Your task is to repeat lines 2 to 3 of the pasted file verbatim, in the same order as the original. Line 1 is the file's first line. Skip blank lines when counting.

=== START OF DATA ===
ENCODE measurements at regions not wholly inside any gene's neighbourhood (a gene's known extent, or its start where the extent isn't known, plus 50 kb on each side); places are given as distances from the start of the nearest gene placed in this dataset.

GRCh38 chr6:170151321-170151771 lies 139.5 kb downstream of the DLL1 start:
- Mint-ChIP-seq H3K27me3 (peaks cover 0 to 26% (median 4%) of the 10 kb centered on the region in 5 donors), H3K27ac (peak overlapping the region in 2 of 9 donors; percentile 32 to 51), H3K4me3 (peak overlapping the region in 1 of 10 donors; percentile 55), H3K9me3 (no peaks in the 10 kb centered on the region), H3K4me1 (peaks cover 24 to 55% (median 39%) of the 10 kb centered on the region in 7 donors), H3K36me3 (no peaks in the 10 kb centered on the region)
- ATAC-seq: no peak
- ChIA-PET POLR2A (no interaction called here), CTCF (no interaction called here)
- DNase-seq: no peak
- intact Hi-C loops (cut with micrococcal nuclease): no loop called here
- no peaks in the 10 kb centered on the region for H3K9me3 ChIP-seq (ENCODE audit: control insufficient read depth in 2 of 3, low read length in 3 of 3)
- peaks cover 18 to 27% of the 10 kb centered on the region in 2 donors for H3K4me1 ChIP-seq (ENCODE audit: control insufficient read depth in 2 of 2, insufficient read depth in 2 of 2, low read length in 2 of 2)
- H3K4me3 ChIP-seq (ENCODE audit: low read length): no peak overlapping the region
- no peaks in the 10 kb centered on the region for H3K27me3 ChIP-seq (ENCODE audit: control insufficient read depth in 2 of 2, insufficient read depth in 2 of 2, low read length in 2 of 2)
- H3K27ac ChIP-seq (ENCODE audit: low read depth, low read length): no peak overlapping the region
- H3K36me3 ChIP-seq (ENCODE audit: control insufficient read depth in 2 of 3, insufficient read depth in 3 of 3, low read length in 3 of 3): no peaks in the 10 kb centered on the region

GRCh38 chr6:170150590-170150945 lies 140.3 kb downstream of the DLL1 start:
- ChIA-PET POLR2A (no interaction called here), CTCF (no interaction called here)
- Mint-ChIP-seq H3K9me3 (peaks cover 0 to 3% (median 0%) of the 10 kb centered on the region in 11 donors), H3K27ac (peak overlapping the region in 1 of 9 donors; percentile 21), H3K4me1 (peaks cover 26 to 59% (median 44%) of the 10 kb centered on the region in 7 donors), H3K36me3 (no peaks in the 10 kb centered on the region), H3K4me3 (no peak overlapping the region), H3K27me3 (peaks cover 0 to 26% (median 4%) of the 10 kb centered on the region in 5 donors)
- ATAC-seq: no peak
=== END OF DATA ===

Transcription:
GRCh38 chr6:170151321-170151771 lies 139.5 kb downstream of the DLL1 start:
- Mint-ChIP-seq H3K27me3 (peaks cover 0 to 26% (median 4%) of the 10 kb centered on the region in 5 donors), H3K27ac (peak overlapping the region in 2 of 9 donors; percentile 32 to 51), H3K4me3 (peak overlapping the region in 1 of 10 donors; percentile 55), H3K9me3 (no peaks in the 10 kb centered on the region), H3K4me1 (peaks cover 24 to 55% (median 39%) of the 10 kb centered on the region in 7 donors), H3K36me3 (no peaks in the 10 kb centered on the region)